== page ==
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July 26, 2016

Bubba Watson

Springfield, New Jersey

JOHN DEVER: Welcome to the 98th PGA Championship. Like to thank Bubba Watson for spending some time with us.

Welcome to your 10th PGA Championship, Bubba. I'd like to ask you about being at Troon two weeks ago and here ten days later; is this too many adrenaline spikes in a short time or does this play to right up your alley?

BUBBA WATSON: I've never had it, so I don't know. I didn't touch a club. I got home; I got home I think Tuesday, I did some media in New York. So I got home Tuesday and I didn't touch a club until I got here Sunday.

So I played golf on Sunday, had a good break and getting ready for the three tournaments in a row, one of them happened to be the Olympics.

It's one of those things. We knew it starting the year that we were going to have that, you call it a spike, but some tough golf in a row. So I prepared for it. I tried to prepare for it and get ready for it and try to get back to the challenge of getting back to major golf real fast.

I didn't impress anybody at Troon, so hopefully here I can impress some people.

JOHN DEVER: You've been around Baltusrol now for a day or two. What facet of your game do you think matches up with this golf course?

BUBBA WATSON: I think length. Obviously the numbers, if you look at the numbers of the golf course, length is an advantage. Does it mean I'm going to play well? I can't tell you that.

But you look at the numbers and can say with my driver, if I can hit my driver halfway decent, I'll have a better advantage over some of the guys, at least half the field.

Q. Without asking to you pick which one you'd rather win, what would be the significance of winning each of the next three you play?
BUBBA WATSON: Win all three of them?

Q. What's the meaning to each one to you?
BUBBA WATSON: That means I'd have to pay a bigger tax bill.

You know, obviously Travelers Championship is near and dear to my heart. My dad was here to much with a me win. So Travelers is always going to be near and dear to my heart.

I'm missing opening ceremonies of the Olympics because of the Travelers, because it means so much to my family. Travelers did so much for me and my family, outside of my dad, because what people don't realize is what goes on behind the closed doors, when it comes to cancer like that.

Obviously the person that has cancer is in trouble, but at the same time, your family; my mom had a man there for 42 years and then he passed away. So Travelers is always going to be very special to me. So that's first.

And then obviously here, who doesn't want to win here. And then the Olympics. We don't know what to expect, playing for our country. My dad was in Vietnam, I love giving back to the military. So the Olympics, having the flag on my shoulder, or me representing the flag, United States of America, is very special.

But we don't know what to expect there. Here we know what to expect when you win a major or to win Travelers, but when it comes to Olympics, nobody knows. I haven't talked to anybody 112 years ago.

Q. Can you think of why it is that few players haven't come forward to dominate the game as we journalists perhaps have suggested they might in the last few years? Is it that we've got it wrong?
BUBBA WATSON: (Chuckles) I'm going to see how to answer that the right way.

If you think about, look at the greats of the game, I've always said, whoever you consider the great of the game of that era. Tiger Woods has showed us how to work out, how to train, how to deal with pressure, how to practice, how to focus.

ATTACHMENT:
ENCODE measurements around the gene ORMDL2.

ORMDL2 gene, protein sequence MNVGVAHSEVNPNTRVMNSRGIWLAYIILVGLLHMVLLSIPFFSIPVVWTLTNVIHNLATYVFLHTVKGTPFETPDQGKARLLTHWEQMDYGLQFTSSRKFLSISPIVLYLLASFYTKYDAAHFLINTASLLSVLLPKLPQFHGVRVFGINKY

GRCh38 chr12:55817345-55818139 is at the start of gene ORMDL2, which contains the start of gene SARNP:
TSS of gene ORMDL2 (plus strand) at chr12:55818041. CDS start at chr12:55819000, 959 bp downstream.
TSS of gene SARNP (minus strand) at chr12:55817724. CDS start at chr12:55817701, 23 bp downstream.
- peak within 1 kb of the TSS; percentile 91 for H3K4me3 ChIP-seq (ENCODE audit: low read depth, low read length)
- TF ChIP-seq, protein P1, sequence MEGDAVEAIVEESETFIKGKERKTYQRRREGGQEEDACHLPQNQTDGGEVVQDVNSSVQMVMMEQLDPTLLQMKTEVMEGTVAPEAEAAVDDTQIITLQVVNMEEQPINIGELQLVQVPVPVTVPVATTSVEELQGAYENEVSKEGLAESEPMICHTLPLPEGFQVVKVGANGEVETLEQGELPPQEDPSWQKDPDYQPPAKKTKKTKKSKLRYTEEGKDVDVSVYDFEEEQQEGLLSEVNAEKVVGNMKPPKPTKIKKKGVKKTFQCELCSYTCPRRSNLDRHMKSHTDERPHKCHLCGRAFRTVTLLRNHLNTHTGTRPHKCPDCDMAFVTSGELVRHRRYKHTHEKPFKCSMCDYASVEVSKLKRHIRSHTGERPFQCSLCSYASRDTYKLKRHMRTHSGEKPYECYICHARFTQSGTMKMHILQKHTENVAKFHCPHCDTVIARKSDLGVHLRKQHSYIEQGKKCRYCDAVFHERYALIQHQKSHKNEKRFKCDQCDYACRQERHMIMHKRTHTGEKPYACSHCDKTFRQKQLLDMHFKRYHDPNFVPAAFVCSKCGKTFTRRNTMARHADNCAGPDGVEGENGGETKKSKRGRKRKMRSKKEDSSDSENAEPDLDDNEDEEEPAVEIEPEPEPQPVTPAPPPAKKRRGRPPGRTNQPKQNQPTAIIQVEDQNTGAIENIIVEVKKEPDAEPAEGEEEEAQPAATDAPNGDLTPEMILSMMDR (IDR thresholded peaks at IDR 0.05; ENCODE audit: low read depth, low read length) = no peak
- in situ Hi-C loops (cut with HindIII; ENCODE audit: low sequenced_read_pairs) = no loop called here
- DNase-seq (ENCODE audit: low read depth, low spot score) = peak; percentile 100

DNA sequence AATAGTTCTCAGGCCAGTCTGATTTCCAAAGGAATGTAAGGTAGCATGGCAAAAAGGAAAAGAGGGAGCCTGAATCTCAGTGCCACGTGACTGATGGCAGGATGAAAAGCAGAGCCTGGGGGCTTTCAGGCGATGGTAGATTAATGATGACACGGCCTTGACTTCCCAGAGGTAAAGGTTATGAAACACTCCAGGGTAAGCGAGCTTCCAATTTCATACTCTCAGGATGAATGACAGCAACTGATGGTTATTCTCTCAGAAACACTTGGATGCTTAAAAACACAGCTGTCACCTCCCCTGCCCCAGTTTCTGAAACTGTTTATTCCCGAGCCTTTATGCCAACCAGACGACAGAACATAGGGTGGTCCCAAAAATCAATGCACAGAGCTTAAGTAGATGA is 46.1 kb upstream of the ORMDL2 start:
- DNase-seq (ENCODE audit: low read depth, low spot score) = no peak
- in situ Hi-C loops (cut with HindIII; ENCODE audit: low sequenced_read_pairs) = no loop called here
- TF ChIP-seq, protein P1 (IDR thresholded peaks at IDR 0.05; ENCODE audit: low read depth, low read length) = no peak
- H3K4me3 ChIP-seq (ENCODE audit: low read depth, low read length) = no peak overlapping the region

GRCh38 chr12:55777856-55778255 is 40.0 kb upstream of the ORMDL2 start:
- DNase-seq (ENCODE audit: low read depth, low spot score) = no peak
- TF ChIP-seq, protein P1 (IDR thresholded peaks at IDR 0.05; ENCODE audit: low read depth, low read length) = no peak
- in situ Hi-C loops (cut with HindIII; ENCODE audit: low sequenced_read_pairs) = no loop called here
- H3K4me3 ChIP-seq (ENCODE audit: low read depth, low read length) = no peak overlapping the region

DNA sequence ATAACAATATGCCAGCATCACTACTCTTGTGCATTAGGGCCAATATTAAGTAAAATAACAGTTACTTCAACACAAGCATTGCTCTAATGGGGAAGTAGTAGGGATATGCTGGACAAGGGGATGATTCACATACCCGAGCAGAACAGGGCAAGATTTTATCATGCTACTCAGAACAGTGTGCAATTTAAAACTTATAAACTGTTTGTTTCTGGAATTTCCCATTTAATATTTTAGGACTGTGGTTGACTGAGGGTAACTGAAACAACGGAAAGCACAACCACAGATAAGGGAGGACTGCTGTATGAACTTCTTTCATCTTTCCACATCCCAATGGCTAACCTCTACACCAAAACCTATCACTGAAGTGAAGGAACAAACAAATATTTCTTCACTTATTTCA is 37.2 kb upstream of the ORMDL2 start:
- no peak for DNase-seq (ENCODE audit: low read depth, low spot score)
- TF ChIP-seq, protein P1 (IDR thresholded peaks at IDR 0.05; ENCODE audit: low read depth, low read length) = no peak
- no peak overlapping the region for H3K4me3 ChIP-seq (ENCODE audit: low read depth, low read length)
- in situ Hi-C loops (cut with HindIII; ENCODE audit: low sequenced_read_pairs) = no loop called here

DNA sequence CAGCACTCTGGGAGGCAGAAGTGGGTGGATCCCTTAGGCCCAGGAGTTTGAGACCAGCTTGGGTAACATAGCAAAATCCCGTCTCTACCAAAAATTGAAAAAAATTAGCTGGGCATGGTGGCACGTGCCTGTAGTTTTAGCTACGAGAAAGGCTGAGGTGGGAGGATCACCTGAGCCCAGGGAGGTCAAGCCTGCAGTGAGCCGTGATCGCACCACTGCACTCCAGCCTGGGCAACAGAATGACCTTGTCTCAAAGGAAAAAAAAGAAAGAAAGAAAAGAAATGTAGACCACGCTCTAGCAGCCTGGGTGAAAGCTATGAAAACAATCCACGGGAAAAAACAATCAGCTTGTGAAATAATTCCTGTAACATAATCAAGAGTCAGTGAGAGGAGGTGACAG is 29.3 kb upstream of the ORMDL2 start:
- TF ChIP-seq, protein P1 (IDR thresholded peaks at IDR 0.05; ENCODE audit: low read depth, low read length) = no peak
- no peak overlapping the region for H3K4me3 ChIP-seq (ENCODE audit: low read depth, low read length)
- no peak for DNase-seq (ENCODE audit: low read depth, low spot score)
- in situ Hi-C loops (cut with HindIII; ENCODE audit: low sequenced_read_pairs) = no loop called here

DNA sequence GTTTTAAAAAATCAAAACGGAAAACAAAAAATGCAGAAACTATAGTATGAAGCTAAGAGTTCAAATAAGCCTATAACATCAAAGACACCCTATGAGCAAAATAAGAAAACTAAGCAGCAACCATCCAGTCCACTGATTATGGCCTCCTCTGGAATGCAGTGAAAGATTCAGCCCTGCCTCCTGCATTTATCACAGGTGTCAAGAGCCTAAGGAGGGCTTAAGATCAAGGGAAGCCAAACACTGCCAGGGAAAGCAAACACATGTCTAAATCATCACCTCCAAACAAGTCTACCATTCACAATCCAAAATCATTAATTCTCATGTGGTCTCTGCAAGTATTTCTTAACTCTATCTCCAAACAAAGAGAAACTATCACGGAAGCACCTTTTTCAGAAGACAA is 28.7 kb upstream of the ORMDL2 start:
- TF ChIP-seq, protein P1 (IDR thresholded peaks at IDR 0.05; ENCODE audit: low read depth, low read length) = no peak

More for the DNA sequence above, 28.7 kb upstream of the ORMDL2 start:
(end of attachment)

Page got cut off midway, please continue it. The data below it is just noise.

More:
And now look at the world. It's a global game. I know we're just getting in the Olympics, but it's a global game. The Ryder Cup, Presidents Cup, all these tours around the world have grown the game so much, and obviously PGA of America, which it comes to the club pros.

So when you look at that, it's going to be harder and harder to dominate like what Tiger did over the last 15 or so years, because we're getting so good. I mean, look how many countries are represented in this tournament. Look how many countries are represented just in the Travelers Championship. So we're just getting better as a whole, and so that means it's going to be harder to win.

And I've always said, if you can get double digits wins on the PGA TOUR, you're doing something. Back in the day, it was 20, 30 wins. But now with the global game it is, it just makes it that much harder to win.

So your question is, it's just going to be -- media in the US has said top four, top five, top three guys, and it seems like they are always up there. So I think it's just that era now, it's a multiple of guys, not just one man.

Q. This is kind of in relation to some things that Jordan said at The Open Championship a couple weeks ago about kind of the expectation that comes after winning a major; he's won two tournaments but not a major and people are per receiving it as not a good year. In your situation, once you won a major and came up with another, did you feel a different burden of expectation from the outside and even for yourself --
BUBBA WATSON: For me personally, it was all my own expectations. You win one and you want to win another. And I'm just talking about regular tournament. It doesn't even matter about a major. You put your own pressure on yourself; why am I not winning more; why am I not doing this, and everybody tells me how bad my year's been.

You can't worry about outside influence. All you can focus on is what you're doing and know that you're striving to do your best and sometimes your best isn't good enough. You can't get mad at that.

But sometimes media, as our question over -- the last question, sometimes media writes things that might not be true, but negative sometimes sells.

Q. My first question is about your emotions. Mr. Michael Collins once told me that you're the type of player that is never afraid of showing your emotions on the course, or even in a tournament. So I would like to know, do you benefit from this type of emotional expression, or do you get stressed out a bit?
BUBBA WATSON: Obviously I haven't benefitted because I've lost more than I've won. But no, we're all battling something inside. Like this question: You're battling your own expectations, you're battling your own emotions. I don't know about you guys, but when you 3-putt, it's not very fun, and so you get excited inside.

So you've got to figure out a way, now with the world watching, you've got to figure out a way to calm it down. My son's watching, so I've got to figure out how to not show emotion as much.